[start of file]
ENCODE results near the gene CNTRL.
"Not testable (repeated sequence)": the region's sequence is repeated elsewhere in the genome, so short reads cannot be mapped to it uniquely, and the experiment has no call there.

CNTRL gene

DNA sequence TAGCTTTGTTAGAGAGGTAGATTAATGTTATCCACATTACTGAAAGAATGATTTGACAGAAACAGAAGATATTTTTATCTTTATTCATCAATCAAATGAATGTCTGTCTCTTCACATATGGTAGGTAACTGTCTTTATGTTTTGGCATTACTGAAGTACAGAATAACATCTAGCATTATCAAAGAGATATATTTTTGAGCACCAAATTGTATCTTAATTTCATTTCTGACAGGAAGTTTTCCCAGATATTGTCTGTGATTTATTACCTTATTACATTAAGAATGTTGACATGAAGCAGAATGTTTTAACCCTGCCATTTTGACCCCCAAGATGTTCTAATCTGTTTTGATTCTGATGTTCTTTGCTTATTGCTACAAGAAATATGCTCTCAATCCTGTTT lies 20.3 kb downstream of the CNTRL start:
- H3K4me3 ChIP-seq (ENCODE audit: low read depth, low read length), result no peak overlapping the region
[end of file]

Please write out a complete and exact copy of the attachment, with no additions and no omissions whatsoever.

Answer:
ENCODE results near the gene CNTRL.
"Not testable (repeated sequence)": the region's sequence is repeated elsewhere in the genome, so short reads cannot be mapped to it uniquely, and the experiment has no call there.

CNTRL gene

DNA sequence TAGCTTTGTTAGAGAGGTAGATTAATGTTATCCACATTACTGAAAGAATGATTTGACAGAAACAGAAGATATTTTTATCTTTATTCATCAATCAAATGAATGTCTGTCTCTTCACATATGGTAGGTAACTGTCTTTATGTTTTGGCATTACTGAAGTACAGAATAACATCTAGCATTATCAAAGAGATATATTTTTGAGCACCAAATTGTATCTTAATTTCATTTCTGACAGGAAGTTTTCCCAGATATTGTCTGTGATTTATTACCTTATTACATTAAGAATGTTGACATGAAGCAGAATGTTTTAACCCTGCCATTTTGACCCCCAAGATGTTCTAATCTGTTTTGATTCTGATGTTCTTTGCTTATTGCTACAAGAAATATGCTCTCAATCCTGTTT lies 20.3 kb downstream of the CNTRL start:
- H3K4me3 ChIP-seq (ENCODE audit: low read depth, low read length), result no peak overlapping the region